News
Amy Reeve 10 Jun 2019 08:44am

Hiring activity remains muted in May

A monthly report on UK jobs and recruitment has revealed that the number of people placed into permanent jobs in the country is continuing to fall

Produced by KPMG and the Recruitment and Employment Confederation and compiled by IHS Markit, the May report says hiring trends remain subdued across the UK amid Brexit-related uncertainty and tight labour market conditions.

The research drew from a survey of around 400 UK recruitment and employment consultancies, and revealed that the number of people placed into permanent job roles fell for the fourth time in five months – and at a quicker pace than in April.

The availability of candidates to fill permanent job roles declined in May, marking the sharpest rate of contraction since January and much quicker than average. All four English regions monitored (London, South, Midlands, North) registered marked reductions in permanent candidate supply, led by the South of England.

Meanwhile, the May survey data also pointed to a weaker increase in billings received from the employment of temporary/contract workers, with growth hitting a 73-month low. In the public sector, temp vacancies rose at a steeper pace, but demand for permanent staff fell for the third month in a row.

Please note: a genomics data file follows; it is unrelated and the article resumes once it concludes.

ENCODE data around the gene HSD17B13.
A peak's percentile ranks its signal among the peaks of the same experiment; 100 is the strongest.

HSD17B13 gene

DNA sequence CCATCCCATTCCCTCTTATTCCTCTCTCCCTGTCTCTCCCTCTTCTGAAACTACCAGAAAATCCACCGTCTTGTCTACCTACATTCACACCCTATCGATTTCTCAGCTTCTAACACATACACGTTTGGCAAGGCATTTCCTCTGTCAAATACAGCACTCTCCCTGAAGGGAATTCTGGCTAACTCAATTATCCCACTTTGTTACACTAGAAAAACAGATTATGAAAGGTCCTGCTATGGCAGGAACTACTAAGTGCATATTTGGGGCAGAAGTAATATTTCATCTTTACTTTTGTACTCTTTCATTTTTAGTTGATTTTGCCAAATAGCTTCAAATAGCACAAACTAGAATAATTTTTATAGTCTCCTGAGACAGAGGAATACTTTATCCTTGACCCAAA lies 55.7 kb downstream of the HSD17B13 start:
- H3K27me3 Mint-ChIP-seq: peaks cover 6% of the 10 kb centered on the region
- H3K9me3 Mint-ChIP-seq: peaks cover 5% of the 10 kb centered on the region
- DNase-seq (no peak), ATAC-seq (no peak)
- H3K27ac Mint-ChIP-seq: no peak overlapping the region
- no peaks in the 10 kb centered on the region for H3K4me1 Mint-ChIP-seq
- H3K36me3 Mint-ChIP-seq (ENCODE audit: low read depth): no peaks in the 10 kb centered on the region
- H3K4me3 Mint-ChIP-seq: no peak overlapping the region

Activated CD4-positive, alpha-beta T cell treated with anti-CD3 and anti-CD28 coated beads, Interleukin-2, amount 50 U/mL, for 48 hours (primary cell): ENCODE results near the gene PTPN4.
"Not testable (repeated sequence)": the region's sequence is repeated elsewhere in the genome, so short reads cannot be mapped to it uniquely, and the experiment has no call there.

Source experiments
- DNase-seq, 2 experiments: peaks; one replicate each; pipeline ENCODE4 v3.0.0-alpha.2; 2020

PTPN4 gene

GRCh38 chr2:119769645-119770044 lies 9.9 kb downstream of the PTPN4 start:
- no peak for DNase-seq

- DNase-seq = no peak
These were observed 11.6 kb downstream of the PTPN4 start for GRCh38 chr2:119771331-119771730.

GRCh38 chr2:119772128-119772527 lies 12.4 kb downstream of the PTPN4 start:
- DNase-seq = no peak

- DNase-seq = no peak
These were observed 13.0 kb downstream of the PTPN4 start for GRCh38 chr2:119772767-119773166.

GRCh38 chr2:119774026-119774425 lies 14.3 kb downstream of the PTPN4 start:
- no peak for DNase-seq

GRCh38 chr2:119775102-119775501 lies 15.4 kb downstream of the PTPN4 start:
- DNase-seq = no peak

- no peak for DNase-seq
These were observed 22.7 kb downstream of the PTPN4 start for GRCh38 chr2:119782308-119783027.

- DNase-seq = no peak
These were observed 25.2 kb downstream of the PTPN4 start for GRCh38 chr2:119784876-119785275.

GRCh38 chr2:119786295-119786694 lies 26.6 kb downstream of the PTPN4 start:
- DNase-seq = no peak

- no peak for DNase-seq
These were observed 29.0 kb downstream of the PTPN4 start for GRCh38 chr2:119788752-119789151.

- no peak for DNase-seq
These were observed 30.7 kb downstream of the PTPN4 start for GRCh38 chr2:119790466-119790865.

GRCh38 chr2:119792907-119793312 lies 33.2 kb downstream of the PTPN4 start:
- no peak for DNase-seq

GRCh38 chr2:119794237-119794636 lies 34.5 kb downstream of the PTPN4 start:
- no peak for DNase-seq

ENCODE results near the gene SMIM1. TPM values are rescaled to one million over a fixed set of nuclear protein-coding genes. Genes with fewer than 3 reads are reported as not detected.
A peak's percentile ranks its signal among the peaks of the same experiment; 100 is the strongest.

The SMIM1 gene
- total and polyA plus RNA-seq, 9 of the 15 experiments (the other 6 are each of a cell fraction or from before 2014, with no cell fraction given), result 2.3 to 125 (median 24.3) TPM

Demand for permanent staff remained strongest in IT & computing in May, closely followed by engineering. The only two monitored sectors to register lower permanent job vacancies were construction and retail. Demand for temp workers also fell in construction, as well as retail and executive/professional.

James Stewart, vice chair at KPMG, said it is concerning that uncertainty is beginning to feed through to weaker growth in job vacancies as well as the supply of candidates, which is falling sharply as people become too nervous to switch roles.

“We expect the labour market to remain in stalemate over the summer as the contest for a new prime minister kicks off. Companies are unlikely to make any dramatic investment decisions until they have more insight on the future direction of Brexit,” he added.

Neil Carberry, the REC’s chief executive, said that although the jobs market is still creating opportunities, and starting salaries are going up, uncertainty is definitely affecting hiring plans. “Recruiters are reporting that demand for staff is slowing and their clients are reducing business activity on average.”

Meanwhile, there was more positive news from Randstad’s latest financial services salary survey, which said London’s job market remains lucrative for accountants, bankers and other financial service professionals.

The 2019 survey said that while most permanent and temporary salaries have remained reasonably static, some areas are reporting an upsurge in salaries and day rates. These include compliance, where the average salary has risen from £98,900 to £110,100, and management reporting and analysis, where top-end salaries for senior A-players remained at the £120,000 mark.

Adam Thorpe, Randstad Financial Services operations director, said, “Despite the ongoing uncertainty over the country’s withdrawal from the EU, the City offers the highest salaries and bonuses in the market and will continue to be an attractive location for financial service workers in 2019. “

However he warned that, “looking to the future, if banks do move their operations to other European hubs, there’s no question that compensation packages are going to shrink.”

 

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